Retail shopping has always offered two basic functions: discovery and fulfillment. Pre-internet, the function of the ‘store’ was to provide both; A store, as its name suggested, was an actual ‘store-house’ of products. You could research what was available (discovery) and buy it –carry out the transaction – (fulfillment) in the same place. The store was an arrangement of products presented to capture shopper’s attention and help them easily browse. Catalogs filled this function too, of course, you could always browse a general catalog like Sears, or more niche catalog like L.L. Bean (outdoor sportswear). Both to achieve discovery and by ordering, fulfillment.
Enter the internet, the most powerful information delivery tool ever devised. The internet has taken up many of the discovery functions that stores (and catalogs) used to provide. There is simply no beating the astonishingly efficient process of typing a product description or just a question about a need, into a search engine and receiving accurate, although obviously biased solutions. By having access to what experts and other consumers have to say about a product, within seconds, one can obtain a range of facts, descriptions and informed opinions of probable solutions to your need.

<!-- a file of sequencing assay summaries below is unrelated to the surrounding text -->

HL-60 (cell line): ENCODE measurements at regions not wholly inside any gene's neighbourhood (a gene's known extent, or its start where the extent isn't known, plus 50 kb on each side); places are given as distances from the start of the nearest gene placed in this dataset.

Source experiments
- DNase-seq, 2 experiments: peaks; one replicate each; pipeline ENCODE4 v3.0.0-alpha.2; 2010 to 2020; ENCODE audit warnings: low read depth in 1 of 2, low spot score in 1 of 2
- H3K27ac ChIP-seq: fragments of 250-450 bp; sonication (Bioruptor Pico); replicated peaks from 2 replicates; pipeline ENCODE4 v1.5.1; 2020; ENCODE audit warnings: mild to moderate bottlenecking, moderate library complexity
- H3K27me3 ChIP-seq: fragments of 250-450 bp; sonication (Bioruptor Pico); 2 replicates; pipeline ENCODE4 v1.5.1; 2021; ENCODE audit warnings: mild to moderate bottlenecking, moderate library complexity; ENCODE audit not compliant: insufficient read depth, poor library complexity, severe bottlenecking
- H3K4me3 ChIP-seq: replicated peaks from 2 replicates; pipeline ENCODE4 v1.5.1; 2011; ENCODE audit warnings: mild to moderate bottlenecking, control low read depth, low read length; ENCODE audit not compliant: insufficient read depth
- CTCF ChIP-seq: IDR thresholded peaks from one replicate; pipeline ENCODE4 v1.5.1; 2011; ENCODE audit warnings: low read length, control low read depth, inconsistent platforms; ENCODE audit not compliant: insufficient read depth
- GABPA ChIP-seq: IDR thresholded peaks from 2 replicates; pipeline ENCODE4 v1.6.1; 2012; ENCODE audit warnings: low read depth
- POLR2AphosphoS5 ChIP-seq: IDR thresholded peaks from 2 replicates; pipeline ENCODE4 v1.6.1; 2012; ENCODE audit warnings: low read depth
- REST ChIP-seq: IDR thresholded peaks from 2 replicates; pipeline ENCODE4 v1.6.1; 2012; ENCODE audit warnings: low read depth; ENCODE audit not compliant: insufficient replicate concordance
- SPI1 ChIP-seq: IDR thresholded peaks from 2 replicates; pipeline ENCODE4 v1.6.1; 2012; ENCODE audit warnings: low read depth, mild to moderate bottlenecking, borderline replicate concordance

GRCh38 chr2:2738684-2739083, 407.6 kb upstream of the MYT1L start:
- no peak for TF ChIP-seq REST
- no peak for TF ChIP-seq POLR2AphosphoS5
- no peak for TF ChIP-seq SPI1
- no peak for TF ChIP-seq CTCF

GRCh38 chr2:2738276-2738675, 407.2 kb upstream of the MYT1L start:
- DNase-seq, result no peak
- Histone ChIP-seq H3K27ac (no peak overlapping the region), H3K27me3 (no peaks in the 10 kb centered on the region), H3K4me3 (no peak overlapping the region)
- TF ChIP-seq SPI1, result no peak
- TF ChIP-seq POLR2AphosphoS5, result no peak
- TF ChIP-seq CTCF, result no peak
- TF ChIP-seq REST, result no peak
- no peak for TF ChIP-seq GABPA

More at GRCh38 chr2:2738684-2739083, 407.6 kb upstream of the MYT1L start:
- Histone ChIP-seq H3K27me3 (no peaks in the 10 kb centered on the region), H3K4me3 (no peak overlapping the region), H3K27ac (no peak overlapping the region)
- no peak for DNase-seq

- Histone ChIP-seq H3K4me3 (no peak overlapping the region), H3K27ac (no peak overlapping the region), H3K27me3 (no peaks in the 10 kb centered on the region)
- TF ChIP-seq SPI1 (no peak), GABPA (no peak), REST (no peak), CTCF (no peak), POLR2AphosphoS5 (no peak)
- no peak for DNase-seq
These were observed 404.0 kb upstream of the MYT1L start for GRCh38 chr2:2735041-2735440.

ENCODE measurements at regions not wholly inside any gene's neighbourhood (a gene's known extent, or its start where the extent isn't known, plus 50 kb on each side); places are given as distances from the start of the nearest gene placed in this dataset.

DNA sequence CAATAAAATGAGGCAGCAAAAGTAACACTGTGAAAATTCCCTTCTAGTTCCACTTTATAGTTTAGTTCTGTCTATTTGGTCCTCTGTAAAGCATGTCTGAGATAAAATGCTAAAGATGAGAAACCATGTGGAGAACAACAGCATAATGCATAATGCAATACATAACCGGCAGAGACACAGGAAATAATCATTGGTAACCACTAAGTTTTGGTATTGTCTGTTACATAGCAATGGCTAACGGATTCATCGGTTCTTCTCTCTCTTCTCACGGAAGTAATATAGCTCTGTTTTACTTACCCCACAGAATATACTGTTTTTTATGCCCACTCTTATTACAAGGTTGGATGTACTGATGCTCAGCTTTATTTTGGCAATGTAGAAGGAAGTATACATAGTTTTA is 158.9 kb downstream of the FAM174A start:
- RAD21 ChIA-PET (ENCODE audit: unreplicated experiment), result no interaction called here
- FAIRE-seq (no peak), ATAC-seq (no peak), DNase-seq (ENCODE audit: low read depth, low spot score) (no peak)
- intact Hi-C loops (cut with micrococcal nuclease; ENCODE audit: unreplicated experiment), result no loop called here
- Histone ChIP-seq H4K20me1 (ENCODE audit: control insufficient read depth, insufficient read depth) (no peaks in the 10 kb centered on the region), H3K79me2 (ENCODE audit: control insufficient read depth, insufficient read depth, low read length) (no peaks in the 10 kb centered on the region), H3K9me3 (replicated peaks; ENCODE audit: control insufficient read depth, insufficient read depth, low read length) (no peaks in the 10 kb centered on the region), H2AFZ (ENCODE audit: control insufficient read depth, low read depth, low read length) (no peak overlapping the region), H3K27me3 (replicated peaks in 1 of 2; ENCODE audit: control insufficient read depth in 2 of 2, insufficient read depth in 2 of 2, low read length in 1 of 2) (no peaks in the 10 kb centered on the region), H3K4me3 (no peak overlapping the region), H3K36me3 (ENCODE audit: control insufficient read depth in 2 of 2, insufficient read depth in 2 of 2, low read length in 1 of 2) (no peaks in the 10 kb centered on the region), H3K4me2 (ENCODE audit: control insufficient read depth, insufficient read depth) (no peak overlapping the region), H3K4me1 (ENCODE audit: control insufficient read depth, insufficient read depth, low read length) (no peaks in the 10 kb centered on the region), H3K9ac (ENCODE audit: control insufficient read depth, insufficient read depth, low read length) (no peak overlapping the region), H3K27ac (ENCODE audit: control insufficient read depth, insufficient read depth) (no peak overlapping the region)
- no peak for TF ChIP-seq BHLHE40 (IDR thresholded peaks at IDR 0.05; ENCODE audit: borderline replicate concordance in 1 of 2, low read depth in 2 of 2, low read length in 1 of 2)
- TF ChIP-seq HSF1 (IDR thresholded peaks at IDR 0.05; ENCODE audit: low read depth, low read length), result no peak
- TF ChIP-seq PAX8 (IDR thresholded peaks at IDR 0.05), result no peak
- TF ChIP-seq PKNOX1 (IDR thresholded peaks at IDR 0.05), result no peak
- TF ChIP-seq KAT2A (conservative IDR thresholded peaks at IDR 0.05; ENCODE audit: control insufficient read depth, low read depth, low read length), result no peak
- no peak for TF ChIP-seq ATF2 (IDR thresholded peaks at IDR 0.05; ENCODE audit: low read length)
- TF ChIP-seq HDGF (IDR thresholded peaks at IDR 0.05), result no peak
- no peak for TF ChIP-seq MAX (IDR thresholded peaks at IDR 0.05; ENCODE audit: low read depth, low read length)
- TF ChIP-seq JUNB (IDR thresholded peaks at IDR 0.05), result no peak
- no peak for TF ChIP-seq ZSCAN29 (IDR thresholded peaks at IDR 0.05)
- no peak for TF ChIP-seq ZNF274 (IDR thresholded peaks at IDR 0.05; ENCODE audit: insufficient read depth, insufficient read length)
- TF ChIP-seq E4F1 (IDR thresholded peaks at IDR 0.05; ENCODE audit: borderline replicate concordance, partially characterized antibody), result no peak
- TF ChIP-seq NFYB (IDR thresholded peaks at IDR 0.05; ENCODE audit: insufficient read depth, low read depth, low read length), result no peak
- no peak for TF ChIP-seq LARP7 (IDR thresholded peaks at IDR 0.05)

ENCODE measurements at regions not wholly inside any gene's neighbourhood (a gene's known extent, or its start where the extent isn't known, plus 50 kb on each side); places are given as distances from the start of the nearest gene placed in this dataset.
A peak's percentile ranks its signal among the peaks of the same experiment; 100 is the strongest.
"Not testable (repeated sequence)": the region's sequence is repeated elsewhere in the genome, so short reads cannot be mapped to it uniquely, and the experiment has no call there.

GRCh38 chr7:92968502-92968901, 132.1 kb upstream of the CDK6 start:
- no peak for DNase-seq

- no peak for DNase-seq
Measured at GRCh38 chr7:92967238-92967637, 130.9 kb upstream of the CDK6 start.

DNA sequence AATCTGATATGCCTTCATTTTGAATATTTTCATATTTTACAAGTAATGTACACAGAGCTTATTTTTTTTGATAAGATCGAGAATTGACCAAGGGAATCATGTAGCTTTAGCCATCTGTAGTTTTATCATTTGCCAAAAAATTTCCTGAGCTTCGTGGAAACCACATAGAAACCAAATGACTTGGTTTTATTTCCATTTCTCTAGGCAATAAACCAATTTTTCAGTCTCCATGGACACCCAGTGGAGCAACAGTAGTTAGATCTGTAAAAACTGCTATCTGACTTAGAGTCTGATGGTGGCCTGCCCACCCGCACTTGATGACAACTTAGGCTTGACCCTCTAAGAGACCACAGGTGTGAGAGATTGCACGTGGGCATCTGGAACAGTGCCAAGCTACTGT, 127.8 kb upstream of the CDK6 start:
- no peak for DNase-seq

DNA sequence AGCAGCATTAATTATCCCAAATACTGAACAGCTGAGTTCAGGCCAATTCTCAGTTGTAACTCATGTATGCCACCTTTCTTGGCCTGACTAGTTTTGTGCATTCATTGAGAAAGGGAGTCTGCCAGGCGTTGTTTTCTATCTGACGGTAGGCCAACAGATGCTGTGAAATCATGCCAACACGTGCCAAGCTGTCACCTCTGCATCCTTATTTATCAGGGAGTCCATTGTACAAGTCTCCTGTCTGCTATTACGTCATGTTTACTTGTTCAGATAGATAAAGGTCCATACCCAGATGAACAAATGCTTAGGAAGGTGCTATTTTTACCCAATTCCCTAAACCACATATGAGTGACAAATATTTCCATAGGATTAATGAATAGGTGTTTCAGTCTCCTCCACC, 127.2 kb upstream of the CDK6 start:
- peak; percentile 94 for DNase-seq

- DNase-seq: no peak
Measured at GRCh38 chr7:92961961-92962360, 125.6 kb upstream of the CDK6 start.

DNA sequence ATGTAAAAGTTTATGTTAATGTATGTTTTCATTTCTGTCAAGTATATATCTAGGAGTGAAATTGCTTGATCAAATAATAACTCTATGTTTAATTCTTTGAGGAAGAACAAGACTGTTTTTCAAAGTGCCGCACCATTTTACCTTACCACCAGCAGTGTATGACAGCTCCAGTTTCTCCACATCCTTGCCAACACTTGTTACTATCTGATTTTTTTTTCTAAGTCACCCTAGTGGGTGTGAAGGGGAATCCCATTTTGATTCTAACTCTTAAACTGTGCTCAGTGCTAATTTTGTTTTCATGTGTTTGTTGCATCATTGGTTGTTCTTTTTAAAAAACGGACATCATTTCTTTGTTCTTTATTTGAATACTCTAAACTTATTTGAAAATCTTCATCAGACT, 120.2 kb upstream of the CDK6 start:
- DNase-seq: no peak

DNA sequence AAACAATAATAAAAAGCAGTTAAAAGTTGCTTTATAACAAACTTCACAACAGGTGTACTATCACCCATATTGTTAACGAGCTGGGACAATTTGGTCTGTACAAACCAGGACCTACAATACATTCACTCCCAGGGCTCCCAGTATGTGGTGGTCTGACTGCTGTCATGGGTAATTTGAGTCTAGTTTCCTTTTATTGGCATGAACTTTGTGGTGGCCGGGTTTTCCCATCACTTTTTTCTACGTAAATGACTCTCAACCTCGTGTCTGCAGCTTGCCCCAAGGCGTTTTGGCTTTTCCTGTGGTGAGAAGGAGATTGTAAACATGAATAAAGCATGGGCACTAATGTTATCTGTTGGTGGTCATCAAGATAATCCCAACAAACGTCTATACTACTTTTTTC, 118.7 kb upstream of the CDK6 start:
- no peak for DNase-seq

So, for products for which you don’t feel much need to see in person, or handle, or talk to a salesperson about, the internet is really the ultimate discovery method.
Fulfillment is a different story. Obviously, for digital products (software, reading material, music, video) fulfillment also happens digitally for the most part. But physical products have to get to us. Fulfillment can just as easily happen through ordering online and home delivery. Or through store pick-up. Speed and shipping cost will influence which.
How Does this Work in Practice?
If I go to a Best Buy store to research different brands and models of laptops (discovery), and see something I like, why not just buy it there too (fulfillment)? If I decide to research quinoa by visiting a Whole Foods Market (discovery) I could buy it there too.
Or I could do my discovery online. I could read up on what experts and consumer say about a product (discovery). And then just order online too (fulfillment).
Some discovery aspects are better handled online, and some, especially for the kinds of products like clothing or fresh food that are better evaluated in-person, sometimes known as ‘experience products’ are better researched in stores. (To explore these ideas in more detail, read my book The Future of Omni-Channel Retail: Predictions in the Age of Amazon, which explores many more nuances about which types of products we want to shop in person, and why.)